The most important element of the film is giving the audience a clear understanding of Sy. Romanek takes his time to draw his world. It’s sort of like a photo, actually. At first, we’ve got a relatively blank slate; then tiny details begin to develop. By the end of the film, we’ve got the full picture (literally, in this case), but we also have a full grip on the background, the undertones, and the little details—the things that give us, in the hackneyed sense, the big picture. We start to slowly understand that Sy’s problems have been building for a long time. We get little clues: Sy has no photographs of his family (in one rather sad moment, we realize the ruse of a photograph Sy purchases at a garage sale), cries at the random photographs taken by young Jakob (an innocent perspective of the world unblemished by experience), and divulges random and cryptic information about his childhood. The film challenges us to sympathize with this man, who has good and honest intentions but goes about fulfilling them in a completely wrong and unfair way.

In Robin Williams, Romanek has cast the ideal actor to play Sy. In just this year, Williams has been breaking the perception that he only plays likable, cheery roles in cloying, manipulative movies by taking on parts as a deranged kid show host in Death to Smoochy (Williams was the bright spot in that awful endeavor) and a writer driven to murder in the remake of Insomnia. His performance here is easily his best, most startling work to date. Williams has always had an Everyman sort of quality, and his performance here rests on hooking us immediately and then pulling the rug out. This is a layered, virtuoso performance. Watching Sy’s calm, solitary persona slowly transform into the wild, raging mad dog of his crime is a prime example of unadulterated subtlety. It’s the best performance of an actor so far this year, and I’m sure it will remain one of the best by the end of the year. The rest of the cast is perfectly fine, but Williams purposely overshadows them.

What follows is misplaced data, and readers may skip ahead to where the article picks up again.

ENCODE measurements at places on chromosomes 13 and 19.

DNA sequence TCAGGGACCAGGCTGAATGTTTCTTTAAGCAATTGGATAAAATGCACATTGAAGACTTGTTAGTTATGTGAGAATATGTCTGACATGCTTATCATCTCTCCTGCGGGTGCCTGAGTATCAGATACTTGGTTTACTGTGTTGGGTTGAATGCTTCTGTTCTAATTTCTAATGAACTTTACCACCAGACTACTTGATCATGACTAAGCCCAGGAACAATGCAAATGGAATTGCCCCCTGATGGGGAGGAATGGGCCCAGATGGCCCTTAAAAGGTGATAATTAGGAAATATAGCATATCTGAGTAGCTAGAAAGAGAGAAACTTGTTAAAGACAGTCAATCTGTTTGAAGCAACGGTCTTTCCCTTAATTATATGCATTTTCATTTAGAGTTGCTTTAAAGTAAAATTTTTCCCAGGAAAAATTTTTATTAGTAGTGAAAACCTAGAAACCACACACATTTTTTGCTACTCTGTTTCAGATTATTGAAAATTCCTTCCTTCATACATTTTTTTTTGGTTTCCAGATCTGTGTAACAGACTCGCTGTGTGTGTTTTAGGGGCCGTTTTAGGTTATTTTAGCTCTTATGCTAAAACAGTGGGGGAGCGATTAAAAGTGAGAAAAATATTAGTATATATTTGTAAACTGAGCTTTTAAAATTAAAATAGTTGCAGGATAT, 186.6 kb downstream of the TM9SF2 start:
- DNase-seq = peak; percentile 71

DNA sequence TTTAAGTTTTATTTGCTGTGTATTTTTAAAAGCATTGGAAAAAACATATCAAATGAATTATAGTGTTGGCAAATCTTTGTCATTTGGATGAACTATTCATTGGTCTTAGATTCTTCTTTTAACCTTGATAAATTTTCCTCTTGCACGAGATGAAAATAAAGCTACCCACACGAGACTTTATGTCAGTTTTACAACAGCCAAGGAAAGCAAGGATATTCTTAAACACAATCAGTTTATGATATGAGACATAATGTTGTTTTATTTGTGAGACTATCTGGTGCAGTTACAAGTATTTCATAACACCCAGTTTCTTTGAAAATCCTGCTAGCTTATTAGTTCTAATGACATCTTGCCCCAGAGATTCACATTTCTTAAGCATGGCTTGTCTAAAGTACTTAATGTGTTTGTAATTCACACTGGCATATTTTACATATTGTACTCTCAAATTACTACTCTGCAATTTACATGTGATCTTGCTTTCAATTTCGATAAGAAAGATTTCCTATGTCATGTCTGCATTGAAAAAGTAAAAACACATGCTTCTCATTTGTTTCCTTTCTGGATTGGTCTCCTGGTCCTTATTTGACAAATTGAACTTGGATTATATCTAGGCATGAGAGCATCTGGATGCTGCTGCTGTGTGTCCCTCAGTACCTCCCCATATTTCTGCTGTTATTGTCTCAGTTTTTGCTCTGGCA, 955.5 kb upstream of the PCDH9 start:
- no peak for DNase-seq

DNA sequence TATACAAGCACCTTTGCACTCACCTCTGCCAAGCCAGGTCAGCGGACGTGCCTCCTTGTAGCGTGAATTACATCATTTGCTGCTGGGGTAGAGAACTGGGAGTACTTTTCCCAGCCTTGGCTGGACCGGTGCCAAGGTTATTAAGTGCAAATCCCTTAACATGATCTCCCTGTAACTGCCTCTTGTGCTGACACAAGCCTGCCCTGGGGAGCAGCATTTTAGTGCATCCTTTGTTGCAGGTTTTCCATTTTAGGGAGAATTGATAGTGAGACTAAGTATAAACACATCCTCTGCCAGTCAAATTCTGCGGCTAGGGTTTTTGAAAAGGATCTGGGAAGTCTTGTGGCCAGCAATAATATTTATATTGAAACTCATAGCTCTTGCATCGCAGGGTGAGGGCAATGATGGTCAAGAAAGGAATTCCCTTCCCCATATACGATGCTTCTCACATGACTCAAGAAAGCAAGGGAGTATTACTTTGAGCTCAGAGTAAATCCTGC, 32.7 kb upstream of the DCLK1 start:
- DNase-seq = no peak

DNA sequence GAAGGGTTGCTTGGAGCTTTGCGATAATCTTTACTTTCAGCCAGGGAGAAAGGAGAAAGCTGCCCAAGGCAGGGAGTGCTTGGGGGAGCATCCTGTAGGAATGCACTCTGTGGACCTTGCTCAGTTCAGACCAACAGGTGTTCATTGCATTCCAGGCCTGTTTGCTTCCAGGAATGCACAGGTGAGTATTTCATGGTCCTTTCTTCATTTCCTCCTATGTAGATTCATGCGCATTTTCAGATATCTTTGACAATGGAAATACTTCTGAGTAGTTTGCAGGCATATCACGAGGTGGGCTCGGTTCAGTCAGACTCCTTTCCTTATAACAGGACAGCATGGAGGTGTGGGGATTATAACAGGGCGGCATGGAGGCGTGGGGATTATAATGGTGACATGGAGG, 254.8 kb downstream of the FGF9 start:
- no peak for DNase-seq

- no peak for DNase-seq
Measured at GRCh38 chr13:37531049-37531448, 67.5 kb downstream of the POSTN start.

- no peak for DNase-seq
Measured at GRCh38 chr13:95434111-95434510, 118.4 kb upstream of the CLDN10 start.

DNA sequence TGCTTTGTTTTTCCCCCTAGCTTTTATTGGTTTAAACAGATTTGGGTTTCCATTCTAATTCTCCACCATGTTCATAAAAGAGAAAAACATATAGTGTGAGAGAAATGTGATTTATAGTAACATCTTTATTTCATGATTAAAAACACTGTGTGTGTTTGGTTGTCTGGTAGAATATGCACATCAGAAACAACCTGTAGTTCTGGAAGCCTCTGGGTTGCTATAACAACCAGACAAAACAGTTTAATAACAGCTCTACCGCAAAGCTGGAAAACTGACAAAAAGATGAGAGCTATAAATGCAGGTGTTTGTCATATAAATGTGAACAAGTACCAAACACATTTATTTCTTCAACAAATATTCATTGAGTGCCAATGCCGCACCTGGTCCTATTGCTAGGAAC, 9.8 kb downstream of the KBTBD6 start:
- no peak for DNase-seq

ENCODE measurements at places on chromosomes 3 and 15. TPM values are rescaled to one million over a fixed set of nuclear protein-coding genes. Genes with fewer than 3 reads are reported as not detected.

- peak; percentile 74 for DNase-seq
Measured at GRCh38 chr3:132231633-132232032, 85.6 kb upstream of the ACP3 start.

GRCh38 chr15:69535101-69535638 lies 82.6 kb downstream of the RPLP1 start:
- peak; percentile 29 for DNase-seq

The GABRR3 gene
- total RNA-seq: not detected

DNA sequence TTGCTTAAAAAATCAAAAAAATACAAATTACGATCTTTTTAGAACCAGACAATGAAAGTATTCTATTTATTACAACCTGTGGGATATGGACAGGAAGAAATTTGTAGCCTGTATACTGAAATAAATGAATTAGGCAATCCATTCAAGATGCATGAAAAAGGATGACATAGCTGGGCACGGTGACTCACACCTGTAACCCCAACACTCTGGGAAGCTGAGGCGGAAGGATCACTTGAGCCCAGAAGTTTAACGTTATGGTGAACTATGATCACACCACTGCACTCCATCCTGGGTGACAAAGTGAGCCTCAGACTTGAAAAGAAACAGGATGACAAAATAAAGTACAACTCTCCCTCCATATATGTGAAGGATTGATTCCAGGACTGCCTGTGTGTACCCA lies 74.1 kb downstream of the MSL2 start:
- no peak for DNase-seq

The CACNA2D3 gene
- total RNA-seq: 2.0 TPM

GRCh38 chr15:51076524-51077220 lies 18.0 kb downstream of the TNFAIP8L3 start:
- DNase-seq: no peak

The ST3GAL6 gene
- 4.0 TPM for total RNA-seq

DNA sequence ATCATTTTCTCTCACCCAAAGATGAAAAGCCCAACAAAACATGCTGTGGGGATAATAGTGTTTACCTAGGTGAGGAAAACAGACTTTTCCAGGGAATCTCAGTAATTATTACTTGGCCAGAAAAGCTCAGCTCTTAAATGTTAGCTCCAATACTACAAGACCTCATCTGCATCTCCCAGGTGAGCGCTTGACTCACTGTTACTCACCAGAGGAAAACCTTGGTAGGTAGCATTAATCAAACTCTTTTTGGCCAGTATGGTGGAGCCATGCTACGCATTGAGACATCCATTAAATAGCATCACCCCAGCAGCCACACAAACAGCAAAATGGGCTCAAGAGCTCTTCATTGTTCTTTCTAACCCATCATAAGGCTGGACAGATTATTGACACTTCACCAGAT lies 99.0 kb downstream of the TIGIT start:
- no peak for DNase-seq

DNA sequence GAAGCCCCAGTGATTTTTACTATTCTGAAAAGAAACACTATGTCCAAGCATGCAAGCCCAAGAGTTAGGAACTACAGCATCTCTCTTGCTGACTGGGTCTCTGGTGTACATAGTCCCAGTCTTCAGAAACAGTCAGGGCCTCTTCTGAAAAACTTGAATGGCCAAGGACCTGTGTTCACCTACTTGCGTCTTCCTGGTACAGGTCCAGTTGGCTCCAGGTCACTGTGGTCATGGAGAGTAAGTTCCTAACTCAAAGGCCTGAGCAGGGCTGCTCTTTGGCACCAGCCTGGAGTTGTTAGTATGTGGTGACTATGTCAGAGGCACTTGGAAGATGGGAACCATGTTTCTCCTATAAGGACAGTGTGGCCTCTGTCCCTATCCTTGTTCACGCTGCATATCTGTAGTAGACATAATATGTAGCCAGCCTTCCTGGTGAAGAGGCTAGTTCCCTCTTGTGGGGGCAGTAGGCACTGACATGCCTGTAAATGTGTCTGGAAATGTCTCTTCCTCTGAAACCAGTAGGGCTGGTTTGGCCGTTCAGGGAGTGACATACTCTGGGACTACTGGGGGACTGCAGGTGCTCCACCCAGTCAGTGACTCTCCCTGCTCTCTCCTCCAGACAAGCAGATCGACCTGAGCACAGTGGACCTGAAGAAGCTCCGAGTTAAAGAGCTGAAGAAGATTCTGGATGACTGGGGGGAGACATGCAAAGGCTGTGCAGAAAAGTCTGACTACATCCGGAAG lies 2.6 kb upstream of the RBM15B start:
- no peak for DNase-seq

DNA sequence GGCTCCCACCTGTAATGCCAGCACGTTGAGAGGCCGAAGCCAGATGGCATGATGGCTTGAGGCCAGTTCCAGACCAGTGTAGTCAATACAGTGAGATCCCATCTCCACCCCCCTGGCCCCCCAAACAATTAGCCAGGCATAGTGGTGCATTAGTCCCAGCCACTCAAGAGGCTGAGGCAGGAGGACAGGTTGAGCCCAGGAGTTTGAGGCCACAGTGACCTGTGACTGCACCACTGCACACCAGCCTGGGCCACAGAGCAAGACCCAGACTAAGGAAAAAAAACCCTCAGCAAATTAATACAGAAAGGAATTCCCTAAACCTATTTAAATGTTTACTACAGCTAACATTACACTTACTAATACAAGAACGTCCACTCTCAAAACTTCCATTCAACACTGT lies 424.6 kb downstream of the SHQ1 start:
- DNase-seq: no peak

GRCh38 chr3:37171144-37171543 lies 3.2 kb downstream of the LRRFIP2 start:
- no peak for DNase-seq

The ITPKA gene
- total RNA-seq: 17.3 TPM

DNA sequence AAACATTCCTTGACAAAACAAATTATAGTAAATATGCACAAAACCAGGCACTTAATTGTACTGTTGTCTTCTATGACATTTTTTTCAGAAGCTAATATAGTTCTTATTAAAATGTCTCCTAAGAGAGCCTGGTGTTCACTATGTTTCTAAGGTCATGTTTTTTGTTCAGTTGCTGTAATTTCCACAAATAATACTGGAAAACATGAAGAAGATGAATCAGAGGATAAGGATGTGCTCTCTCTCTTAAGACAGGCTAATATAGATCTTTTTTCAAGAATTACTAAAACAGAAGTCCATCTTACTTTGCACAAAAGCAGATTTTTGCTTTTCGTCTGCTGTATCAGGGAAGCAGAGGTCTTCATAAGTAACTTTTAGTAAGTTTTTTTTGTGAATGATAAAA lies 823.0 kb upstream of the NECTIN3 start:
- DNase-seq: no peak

One Hour Photo is a striking, challenging character study that manages to maintain its roots even when treading into psychological thriller territory. The final chain of events becomes a little shaky as we try to figure out not what actually happened, but what there’s physical evidence for. If there is evidence, Sy actually did what he’s accused of, and he’s more demented than we could imagine. If there isn’t, he only feigned his crime, and his actions have a demented justice to them. The last shot essentially sums up the film’s central thesis. Whether he was right or wrong, Sy’s actions have made him a part of this family.

Copyright © 2002 by Mark Dujsik. All rights reserved.

Back to Home